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    US Assistant Secretary Secretary of State and New START negotiator Rose Gottemoeller

    What is Behind Gottemoeller's Nomination as NATO Official

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    American hawks have expressed their vocal protest over Barack Obama's pick of US State Department official Rose Gottemoeller as NATO deputy secretary general, calling her a "Russia apologist."

    A group of US Republican Senators along with their House counterparts has expressed their protest over the nomination of US Under Secretary for Arms Control Rose Gottemoeller as NATO deputy secretary general, dubbing her a "Russia apologist."

    The Washington Times reported Wednesday that last week Senators Tom Cotton, Jim Risch and Marco Rubio sent a letter to US Secretary of State John Kerry objecting Gottemoeller's appointment.

    "Our main concern with Secretary Gottemoeller's appointment is an apparent unwillingness to keep the North Atlantic Council and individual member states apprised of key updates on Russian arms control violations associated with the Intermediate-range Nuclear Forces Treaty, her frequent public 'misstatements' on this topic, and her reputation as a 'Russia apologist'," the letter said as quoted by the media outlet.

    The senators claimed that Gottemoeller did not inform NATO about Russia's Intermediate-Range Nuclear Forces (INF) Treaty violations which allegedly occurred prior to December 2010, when the Senate started debates on ratifying the New START arms treaty inked by the US and the Russian Federation on April 8, 2010 in Prague.

    Furthermore, the senators accused Gottemoeller of acting as "more of an apologist" toward Russia. Citing the mythical "Russian threat," they insisted that "now is not the time to be sending a Russian 'apologist,' perceived or otherwise, to be NATO deputy secretary general."

    It is worth mentioning that back in March 2016, about 13 House Republicans also urged Kerry to abolish Goettemoeller's nomination.

    Josh Rogin of Bloomberg noted in his March article that US hawks regard Barack Obama's "NATO pick" as a shift to a more "soft" stance toward Russia.

    "That shift would play into the fears of US allies. Europe already is questioning the US commitment to confronting Russia on major issues," Rogin noted, adding that Goettemoeller's predecessor at NATO, Alexander Vershbow, is known for his tough attitude to Moscow.

    Russian President Vladimir Putin, right, and U.S. President Barack Obama have a meeting within the framework of the G8 summit in Northern Ireland, 17 June 2013
    © Sputnik / Aleksey Nikolskyi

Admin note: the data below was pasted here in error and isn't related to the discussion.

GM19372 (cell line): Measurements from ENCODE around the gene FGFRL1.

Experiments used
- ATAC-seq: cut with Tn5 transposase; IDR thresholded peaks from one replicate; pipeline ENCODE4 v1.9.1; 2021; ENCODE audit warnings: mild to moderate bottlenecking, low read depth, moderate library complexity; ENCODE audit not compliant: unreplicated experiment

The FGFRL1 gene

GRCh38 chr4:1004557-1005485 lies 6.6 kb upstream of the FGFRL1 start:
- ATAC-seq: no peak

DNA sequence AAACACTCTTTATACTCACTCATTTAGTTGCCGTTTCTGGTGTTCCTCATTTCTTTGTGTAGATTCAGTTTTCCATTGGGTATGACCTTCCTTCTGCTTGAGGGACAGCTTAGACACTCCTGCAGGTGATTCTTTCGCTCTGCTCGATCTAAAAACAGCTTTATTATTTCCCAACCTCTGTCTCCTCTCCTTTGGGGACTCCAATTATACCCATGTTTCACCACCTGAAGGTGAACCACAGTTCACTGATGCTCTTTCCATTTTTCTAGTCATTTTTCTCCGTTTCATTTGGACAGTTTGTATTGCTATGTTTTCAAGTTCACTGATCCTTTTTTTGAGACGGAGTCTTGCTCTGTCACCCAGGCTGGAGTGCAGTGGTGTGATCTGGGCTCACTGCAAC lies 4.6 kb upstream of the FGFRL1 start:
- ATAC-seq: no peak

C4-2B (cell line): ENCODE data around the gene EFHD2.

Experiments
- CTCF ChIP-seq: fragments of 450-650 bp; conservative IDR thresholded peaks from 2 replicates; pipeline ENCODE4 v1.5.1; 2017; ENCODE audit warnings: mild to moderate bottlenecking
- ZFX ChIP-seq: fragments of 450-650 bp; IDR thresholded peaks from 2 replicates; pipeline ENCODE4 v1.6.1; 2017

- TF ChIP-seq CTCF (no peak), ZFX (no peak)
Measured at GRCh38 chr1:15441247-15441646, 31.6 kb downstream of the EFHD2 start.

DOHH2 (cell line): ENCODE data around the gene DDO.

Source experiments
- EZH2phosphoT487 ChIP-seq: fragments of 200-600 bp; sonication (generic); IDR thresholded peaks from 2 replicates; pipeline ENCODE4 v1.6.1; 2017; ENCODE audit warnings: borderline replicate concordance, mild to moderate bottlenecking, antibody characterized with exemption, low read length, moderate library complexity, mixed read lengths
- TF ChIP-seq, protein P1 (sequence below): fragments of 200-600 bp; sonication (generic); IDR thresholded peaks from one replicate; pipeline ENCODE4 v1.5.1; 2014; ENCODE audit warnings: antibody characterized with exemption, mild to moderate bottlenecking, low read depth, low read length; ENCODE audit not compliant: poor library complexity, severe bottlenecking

One can hardly call the US Under Secretary for Arms Control a "Russia apologist," however, given Gottemoeller's pragmatism in regard to the US foreign policy it is unsurprising that proponents of a muscular approach toward Russia are dissatisfied with her appointment.

    Back in December 2015 Gottemoeller told Sputnik that Washington and Moscow needed to continue their dialogue on the resolution of regional security issues and improve mutual strategic predictability.

    "We would like to see…more opportunities for talking about these security and stability issues, more opportunities for gaining more mutual predictability and confidence again," Gottemoeller underscored.

    Much in the same vein the US State Department official commented on the prospects of Russo-American relations in May 2016 during a nuclear security conference at the Center for Strategic International Studies.

    "We have a lot of problems with the Russians, but in areas in our national security interest, we need to work with them in the most effective way possible, and the most effective way possible is as one of its inherent necessities, mutual predictability," Gottemoeller told the conference.

    Remarkably, it seems that the US State Department has turned a deaf ear to US hawks' vocal dissatisfaction.

    "As we stated clearly back in March, we strongly support the candidacy of Under Secretary for Arms Control and International Security Rose Gottemoeller for the position of NATO deputy secretary general," State Department spokesman John Kirby said as quoted by the Washington Times.

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    Tags:
    'Russian threat', political shift, nuclear agreement, nuclear arsenal, New START Treaty, NATO, U.S. Department of State, Marco Rubio, Rose Gottemoeller, Europe, United States, Russia
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